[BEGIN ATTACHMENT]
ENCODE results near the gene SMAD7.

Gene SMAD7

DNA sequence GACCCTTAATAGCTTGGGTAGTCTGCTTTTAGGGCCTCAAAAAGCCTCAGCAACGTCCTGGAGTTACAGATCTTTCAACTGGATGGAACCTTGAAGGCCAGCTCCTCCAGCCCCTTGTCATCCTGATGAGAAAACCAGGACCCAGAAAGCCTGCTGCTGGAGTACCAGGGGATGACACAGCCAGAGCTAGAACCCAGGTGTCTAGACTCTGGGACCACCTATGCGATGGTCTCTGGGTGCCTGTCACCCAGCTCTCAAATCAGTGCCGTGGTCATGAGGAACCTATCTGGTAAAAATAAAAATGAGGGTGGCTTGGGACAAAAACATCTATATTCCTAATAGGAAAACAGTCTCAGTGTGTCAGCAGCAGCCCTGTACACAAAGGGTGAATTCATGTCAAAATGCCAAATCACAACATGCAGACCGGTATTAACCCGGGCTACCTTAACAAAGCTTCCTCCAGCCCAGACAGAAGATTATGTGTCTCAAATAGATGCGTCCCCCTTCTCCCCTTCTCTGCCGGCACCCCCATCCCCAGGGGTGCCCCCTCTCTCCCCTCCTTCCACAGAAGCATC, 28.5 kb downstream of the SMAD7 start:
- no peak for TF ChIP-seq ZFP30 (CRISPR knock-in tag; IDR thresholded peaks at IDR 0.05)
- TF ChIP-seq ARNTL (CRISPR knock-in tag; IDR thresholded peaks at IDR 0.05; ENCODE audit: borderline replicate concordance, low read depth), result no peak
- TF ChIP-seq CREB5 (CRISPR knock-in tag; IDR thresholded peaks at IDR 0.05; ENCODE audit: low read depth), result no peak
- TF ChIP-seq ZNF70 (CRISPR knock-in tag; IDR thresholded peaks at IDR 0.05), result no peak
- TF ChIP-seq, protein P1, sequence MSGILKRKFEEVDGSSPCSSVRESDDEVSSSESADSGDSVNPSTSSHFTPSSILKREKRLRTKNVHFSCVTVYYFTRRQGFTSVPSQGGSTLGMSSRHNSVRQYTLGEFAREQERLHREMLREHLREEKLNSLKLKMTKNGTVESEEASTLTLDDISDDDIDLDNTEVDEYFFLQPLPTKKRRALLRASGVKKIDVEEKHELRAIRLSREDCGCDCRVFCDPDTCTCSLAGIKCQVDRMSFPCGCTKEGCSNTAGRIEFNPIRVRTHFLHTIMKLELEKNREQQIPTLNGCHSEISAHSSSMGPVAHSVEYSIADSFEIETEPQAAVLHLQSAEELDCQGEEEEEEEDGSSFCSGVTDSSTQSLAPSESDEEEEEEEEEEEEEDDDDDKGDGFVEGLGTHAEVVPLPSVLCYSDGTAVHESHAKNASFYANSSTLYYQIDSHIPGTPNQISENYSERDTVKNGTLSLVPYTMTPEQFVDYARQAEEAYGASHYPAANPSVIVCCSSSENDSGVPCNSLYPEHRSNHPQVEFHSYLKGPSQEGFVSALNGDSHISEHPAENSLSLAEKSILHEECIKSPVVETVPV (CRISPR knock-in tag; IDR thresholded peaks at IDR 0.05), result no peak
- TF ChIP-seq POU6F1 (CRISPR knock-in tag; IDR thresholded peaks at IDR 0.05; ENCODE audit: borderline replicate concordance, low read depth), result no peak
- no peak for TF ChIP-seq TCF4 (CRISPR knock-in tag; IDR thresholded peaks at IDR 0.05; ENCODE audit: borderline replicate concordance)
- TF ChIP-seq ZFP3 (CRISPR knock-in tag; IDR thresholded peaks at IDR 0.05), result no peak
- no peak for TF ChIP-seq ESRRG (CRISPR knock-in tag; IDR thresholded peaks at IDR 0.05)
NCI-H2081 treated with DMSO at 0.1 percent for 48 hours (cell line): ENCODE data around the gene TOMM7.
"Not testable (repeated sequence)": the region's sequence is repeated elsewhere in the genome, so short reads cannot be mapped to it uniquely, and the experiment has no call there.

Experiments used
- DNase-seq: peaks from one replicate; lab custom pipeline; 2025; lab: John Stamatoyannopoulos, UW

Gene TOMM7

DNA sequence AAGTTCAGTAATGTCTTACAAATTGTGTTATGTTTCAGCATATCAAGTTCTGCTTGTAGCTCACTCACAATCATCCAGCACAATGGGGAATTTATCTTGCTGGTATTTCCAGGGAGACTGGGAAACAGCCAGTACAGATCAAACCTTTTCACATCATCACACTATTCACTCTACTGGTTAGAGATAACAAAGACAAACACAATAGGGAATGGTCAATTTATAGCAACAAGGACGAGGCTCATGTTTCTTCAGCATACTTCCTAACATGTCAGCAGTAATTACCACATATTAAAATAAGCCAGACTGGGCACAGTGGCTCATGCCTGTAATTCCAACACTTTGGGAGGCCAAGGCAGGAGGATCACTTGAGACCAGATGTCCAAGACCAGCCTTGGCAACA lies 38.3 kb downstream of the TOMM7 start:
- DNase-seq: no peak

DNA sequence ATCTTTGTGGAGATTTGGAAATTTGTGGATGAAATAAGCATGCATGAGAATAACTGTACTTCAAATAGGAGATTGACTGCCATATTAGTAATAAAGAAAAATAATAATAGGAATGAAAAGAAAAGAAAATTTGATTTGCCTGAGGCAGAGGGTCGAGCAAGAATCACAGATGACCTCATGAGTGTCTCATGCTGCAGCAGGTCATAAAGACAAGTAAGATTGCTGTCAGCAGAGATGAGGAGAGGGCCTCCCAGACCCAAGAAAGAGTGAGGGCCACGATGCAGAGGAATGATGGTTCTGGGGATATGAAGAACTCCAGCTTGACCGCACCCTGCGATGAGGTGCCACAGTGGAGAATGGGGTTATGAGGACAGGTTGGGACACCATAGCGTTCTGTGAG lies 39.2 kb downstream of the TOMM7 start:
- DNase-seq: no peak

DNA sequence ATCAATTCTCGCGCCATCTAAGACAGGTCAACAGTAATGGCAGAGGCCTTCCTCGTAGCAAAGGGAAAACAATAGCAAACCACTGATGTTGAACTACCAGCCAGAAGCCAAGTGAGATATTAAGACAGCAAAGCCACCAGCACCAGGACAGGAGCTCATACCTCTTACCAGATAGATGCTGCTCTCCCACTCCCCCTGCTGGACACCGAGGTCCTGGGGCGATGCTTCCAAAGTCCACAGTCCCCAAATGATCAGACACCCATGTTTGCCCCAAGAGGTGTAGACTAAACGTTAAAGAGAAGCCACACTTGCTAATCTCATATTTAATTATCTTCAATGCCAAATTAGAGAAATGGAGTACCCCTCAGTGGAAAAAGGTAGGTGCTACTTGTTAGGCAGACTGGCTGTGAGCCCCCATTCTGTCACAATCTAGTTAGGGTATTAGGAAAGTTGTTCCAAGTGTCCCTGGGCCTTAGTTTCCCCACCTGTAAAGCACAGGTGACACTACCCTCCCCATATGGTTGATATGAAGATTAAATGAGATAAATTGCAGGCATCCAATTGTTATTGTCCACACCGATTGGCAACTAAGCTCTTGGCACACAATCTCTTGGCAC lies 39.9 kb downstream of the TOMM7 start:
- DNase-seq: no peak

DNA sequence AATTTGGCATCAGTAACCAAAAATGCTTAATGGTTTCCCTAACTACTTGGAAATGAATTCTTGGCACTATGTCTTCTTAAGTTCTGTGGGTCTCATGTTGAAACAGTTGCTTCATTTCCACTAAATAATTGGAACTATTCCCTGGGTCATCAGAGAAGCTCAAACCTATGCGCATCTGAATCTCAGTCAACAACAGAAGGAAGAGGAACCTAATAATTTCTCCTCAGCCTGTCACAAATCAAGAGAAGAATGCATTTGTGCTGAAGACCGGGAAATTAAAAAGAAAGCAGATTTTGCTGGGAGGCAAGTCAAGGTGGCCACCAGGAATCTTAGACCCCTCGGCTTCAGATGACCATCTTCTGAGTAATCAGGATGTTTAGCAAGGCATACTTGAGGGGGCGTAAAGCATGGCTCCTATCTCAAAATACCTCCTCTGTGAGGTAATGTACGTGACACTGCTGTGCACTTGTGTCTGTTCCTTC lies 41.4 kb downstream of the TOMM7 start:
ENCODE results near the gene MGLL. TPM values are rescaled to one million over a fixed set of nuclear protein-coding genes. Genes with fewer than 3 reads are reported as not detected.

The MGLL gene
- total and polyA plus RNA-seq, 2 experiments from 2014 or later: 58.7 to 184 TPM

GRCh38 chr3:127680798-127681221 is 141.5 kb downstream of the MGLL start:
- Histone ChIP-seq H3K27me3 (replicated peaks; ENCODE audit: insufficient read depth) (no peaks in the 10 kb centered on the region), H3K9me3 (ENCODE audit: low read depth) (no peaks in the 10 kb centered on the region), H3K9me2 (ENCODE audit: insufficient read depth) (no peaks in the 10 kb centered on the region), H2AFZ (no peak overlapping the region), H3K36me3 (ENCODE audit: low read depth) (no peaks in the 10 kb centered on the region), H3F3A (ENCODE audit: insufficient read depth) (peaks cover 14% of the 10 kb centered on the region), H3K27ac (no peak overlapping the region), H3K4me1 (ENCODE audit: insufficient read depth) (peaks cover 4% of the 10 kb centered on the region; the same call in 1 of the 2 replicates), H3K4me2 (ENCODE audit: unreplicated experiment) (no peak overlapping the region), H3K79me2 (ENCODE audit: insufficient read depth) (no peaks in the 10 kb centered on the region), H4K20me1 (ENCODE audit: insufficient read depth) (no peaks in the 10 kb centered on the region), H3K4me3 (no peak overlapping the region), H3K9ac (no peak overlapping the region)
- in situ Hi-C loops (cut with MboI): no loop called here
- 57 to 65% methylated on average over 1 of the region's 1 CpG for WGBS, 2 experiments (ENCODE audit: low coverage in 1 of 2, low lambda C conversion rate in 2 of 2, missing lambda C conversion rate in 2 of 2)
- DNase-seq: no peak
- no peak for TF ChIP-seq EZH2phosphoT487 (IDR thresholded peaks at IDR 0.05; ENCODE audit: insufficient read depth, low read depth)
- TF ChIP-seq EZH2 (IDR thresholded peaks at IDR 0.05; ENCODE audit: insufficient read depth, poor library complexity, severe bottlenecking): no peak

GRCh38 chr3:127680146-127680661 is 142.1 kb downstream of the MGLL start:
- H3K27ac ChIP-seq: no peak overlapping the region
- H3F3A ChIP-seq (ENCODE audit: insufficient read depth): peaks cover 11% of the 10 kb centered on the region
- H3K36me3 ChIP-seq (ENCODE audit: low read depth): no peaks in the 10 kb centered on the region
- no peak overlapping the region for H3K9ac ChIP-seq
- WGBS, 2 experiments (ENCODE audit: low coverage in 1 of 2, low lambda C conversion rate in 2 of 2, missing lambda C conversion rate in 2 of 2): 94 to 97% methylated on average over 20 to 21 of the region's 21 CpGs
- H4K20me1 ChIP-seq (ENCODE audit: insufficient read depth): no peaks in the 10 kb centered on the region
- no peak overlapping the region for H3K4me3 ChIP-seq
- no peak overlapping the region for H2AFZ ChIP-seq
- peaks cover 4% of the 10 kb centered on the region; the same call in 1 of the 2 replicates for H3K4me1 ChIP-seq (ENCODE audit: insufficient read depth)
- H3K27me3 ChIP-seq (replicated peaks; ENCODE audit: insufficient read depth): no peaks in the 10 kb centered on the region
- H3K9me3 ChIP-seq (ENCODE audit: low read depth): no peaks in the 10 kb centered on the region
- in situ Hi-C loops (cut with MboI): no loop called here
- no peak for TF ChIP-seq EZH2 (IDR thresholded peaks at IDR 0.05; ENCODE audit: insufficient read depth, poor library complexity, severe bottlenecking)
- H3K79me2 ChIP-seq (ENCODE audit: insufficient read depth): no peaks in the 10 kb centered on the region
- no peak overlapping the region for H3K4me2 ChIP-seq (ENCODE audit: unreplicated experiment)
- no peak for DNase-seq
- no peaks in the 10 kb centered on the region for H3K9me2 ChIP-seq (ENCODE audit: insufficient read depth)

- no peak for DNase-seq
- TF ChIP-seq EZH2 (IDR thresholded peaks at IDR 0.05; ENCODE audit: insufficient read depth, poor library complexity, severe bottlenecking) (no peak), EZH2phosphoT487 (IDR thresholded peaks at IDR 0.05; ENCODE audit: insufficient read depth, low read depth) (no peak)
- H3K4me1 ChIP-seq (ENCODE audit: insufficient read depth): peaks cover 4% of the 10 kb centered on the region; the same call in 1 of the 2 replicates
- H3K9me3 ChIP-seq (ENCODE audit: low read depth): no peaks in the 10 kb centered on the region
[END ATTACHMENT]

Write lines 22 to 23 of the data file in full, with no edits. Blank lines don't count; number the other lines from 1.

DNA sequence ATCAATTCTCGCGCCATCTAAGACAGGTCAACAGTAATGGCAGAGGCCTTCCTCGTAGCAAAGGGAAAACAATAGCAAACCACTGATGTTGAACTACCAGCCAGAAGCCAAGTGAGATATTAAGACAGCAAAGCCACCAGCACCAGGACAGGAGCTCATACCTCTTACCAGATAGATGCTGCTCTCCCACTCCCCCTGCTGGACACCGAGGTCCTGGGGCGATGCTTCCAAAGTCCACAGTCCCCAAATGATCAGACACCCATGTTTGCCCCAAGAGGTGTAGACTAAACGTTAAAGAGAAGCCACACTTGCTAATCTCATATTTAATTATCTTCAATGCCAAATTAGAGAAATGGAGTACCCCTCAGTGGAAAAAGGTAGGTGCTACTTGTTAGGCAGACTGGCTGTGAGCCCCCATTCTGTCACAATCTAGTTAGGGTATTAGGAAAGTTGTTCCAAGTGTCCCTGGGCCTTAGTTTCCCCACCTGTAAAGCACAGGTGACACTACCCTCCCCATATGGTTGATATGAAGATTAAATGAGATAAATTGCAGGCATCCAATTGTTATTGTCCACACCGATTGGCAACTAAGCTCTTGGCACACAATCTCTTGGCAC lies 39.9 kb downstream of the TOMM7 start:
- DNase-seq: no peak